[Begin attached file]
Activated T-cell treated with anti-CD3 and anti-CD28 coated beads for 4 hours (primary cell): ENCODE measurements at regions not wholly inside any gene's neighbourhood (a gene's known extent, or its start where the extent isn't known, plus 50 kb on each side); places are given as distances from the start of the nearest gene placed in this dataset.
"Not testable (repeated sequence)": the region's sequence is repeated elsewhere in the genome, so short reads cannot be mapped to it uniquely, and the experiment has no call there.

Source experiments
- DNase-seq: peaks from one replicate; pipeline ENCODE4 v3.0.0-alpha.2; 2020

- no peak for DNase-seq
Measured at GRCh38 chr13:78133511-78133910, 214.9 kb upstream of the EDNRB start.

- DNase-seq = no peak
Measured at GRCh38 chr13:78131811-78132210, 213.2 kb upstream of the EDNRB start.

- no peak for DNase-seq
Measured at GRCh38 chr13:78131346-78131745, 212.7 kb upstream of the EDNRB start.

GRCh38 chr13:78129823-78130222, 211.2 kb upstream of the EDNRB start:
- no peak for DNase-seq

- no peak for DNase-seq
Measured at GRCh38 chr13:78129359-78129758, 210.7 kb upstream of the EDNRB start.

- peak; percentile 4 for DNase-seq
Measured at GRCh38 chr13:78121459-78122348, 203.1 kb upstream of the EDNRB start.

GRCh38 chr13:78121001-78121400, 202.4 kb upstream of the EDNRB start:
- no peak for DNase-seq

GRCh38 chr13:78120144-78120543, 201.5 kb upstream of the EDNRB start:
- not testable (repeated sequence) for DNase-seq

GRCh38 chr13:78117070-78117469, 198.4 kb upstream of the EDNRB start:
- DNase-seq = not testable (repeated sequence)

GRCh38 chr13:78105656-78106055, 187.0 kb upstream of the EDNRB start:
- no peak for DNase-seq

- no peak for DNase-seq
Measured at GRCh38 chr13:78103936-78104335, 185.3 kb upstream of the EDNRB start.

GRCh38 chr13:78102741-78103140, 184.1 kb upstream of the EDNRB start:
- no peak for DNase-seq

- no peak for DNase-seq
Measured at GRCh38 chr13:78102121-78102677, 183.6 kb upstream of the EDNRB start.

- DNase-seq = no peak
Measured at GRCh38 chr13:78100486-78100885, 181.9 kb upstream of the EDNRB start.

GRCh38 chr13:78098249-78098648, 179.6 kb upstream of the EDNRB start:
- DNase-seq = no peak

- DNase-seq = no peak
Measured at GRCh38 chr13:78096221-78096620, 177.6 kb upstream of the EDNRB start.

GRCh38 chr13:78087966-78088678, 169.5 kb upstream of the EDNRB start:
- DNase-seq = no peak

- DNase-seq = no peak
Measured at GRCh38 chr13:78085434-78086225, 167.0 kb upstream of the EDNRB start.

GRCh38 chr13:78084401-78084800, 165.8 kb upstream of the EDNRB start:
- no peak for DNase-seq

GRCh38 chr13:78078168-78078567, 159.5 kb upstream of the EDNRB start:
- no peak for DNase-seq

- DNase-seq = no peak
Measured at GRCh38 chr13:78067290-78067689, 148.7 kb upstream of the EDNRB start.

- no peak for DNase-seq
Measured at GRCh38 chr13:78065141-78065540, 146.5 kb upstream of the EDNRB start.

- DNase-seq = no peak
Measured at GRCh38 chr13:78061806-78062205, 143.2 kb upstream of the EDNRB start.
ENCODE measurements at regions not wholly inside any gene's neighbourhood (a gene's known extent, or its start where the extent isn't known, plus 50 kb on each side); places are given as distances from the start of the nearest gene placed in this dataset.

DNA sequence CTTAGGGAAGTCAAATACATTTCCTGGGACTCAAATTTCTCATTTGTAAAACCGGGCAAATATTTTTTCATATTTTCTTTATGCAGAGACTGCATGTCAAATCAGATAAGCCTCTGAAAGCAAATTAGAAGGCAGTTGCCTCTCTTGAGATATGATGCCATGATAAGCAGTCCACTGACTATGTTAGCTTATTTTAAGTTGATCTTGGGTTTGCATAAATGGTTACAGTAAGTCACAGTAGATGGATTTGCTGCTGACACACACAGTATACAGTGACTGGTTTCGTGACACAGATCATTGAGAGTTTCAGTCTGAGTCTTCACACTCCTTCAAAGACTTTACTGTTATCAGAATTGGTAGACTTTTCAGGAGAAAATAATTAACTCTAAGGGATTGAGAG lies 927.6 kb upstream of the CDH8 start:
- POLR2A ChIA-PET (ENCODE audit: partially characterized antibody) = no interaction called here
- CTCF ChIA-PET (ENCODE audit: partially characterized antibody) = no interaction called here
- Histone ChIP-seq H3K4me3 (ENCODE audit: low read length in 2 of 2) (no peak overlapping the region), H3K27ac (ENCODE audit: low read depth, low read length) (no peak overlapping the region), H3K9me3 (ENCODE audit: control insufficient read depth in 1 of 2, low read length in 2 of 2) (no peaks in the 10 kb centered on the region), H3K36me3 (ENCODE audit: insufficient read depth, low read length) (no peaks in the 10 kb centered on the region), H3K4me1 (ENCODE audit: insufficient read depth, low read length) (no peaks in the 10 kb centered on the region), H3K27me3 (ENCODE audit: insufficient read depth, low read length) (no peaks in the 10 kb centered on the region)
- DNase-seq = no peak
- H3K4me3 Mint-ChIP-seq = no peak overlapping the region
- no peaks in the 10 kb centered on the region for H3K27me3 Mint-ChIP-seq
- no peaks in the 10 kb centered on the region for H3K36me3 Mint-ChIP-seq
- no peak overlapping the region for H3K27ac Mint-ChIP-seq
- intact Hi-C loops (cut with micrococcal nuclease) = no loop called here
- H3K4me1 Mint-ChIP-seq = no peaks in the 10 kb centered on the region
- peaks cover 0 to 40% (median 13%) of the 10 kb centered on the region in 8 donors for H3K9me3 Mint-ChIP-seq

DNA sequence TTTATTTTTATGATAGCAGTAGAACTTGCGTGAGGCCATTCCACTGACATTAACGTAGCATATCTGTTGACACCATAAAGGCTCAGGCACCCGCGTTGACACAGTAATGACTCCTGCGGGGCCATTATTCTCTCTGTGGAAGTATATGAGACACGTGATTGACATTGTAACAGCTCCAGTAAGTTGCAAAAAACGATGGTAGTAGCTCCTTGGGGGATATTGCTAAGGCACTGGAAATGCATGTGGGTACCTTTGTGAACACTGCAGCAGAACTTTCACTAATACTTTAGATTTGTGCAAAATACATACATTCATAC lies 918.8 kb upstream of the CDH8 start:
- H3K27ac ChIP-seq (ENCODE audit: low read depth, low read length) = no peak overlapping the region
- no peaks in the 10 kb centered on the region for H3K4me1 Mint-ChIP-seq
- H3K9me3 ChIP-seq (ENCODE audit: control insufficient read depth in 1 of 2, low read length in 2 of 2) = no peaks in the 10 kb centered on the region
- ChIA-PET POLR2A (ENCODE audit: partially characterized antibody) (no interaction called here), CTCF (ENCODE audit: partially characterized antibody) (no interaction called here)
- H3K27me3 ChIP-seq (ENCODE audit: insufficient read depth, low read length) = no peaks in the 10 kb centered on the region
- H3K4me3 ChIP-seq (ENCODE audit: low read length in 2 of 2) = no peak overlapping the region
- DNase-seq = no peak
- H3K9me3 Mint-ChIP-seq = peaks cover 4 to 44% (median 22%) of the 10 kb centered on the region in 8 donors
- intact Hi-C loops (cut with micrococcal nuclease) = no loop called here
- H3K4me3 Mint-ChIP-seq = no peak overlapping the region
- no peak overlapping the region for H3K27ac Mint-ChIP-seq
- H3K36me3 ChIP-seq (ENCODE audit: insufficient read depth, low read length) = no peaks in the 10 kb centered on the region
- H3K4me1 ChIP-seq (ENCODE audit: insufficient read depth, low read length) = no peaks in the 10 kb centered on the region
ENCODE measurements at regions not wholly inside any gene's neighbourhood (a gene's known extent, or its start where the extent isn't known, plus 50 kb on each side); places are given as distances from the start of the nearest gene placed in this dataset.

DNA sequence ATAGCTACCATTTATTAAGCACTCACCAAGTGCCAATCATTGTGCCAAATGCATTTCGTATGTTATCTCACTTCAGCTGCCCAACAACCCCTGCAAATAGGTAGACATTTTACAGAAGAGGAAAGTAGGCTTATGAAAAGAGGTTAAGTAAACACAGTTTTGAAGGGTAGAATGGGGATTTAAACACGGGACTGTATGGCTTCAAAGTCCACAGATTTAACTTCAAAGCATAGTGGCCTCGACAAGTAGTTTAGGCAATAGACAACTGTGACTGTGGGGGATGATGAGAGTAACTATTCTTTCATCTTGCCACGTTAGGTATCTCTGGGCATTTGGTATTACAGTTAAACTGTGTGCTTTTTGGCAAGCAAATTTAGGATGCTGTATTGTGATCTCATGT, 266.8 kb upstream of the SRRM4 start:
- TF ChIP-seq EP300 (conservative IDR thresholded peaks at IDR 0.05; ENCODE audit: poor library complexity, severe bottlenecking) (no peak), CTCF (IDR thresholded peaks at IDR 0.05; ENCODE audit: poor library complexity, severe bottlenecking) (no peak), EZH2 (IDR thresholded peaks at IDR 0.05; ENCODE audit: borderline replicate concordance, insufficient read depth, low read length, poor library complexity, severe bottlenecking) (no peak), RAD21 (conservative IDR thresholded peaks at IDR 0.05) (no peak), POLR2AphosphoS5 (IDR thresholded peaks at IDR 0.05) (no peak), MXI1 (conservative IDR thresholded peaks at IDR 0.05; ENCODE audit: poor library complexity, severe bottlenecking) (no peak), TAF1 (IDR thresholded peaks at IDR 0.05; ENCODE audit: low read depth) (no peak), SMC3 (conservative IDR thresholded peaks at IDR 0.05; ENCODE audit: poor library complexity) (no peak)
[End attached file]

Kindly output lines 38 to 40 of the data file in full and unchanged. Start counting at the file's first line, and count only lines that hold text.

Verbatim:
- DNase-seq = no peak

- DNase-seq = no peak
Measured at GRCh38 chr13:78085434-78086225, 167.0 kb upstream of the EDNRB start.